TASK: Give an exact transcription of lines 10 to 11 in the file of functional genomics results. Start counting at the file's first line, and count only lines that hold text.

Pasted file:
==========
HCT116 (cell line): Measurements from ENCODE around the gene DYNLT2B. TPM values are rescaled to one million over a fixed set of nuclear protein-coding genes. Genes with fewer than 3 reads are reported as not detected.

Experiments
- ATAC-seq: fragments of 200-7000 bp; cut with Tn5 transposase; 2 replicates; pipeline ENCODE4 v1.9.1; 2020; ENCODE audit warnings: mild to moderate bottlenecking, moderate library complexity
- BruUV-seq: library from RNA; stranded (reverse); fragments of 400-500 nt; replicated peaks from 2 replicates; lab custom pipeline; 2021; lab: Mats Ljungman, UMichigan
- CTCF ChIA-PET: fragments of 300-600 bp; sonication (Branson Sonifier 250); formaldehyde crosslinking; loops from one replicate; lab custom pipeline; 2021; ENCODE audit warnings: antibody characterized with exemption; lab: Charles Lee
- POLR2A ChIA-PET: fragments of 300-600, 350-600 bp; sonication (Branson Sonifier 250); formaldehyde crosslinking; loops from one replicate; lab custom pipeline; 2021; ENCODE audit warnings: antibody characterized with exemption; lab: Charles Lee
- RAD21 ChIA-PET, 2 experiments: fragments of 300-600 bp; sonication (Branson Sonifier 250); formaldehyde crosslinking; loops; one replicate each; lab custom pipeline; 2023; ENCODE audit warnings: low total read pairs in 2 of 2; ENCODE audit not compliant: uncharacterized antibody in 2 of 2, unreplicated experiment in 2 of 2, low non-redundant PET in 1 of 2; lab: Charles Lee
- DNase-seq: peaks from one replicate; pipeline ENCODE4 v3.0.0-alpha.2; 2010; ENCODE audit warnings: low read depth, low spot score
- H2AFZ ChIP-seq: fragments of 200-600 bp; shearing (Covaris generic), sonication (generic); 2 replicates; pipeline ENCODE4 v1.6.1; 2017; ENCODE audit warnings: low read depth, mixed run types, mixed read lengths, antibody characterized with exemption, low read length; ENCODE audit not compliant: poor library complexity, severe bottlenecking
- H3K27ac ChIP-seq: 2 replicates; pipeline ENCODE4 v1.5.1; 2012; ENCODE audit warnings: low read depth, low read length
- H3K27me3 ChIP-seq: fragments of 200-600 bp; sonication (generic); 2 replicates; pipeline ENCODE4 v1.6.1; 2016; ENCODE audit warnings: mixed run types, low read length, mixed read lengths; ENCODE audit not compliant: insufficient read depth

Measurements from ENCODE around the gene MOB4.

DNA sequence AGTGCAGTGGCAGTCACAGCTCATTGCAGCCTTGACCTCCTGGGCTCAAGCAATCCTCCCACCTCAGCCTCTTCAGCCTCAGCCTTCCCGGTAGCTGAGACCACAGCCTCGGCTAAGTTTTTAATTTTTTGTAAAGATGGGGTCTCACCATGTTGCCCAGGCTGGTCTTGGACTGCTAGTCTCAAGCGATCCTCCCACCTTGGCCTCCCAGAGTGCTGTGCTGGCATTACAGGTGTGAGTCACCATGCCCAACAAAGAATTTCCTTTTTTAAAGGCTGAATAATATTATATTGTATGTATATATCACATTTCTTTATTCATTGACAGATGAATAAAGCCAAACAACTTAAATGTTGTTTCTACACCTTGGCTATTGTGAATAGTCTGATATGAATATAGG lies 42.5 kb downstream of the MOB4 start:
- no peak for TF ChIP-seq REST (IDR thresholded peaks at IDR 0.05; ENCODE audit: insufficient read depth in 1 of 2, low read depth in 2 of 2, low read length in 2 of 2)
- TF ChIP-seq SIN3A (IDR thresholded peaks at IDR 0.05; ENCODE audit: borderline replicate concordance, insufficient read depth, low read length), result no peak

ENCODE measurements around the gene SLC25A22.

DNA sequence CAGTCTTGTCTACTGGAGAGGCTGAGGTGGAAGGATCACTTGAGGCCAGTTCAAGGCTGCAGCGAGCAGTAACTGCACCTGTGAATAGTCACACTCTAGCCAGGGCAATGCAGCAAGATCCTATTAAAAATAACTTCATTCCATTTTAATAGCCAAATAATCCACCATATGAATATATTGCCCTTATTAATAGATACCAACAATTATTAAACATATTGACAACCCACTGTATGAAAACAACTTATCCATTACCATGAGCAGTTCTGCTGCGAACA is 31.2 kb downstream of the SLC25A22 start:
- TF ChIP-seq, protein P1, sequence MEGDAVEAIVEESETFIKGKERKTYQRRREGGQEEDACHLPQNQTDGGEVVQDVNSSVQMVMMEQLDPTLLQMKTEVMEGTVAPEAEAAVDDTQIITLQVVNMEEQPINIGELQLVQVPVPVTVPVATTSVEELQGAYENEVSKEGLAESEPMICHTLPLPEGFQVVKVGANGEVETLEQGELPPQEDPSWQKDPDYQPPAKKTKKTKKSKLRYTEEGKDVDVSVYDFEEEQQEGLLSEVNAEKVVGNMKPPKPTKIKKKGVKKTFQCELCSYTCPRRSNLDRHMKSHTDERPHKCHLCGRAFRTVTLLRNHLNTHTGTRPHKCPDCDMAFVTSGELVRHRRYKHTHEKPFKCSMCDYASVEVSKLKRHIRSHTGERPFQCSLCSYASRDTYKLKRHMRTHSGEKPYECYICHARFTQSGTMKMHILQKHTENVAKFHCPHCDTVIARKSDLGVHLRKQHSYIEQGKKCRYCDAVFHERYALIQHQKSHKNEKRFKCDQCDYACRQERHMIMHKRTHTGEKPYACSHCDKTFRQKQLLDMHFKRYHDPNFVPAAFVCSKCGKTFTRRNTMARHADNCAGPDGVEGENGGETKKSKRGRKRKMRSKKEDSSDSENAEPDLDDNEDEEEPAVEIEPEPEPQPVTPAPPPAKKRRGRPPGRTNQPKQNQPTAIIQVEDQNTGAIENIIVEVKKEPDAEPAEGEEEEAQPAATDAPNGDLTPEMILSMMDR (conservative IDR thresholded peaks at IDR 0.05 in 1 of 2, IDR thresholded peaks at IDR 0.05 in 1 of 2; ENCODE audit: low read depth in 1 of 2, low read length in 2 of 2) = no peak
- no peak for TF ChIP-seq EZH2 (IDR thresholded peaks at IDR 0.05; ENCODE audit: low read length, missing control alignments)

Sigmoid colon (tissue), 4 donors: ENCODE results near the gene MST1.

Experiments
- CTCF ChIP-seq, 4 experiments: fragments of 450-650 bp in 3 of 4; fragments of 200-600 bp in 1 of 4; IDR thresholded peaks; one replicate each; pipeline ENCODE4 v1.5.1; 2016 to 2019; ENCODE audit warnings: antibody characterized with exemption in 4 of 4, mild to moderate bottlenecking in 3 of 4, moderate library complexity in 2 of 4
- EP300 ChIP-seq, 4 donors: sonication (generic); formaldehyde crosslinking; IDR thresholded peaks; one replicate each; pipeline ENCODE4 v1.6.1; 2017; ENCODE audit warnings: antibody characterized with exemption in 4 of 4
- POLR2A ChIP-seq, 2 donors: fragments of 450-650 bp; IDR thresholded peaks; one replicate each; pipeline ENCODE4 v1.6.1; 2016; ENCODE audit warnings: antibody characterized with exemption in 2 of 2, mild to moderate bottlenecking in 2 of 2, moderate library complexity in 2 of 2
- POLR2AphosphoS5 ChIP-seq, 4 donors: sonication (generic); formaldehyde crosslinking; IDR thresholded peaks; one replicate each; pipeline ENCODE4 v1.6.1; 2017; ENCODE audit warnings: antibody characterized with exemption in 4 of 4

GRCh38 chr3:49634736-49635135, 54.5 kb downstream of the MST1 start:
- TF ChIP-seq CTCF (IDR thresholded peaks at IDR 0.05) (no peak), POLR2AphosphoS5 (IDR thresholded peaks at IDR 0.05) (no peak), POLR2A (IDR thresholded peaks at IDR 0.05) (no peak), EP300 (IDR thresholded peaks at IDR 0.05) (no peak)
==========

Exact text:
- H3K27ac ChIP-seq: 2 replicates; pipeline ENCODE4 v1.5.1; 2012; ENCODE audit warnings: low read depth, low read length
- H3K27me3 ChIP-seq: fragments of 200-600 bp; sonication (generic); 2 replicates; pipeline ENCODE4 v1.6.1; 2016; ENCODE audit warnings: mixed run types, low read length, mixed read lengths; ENCODE audit not compliant: insufficient read depth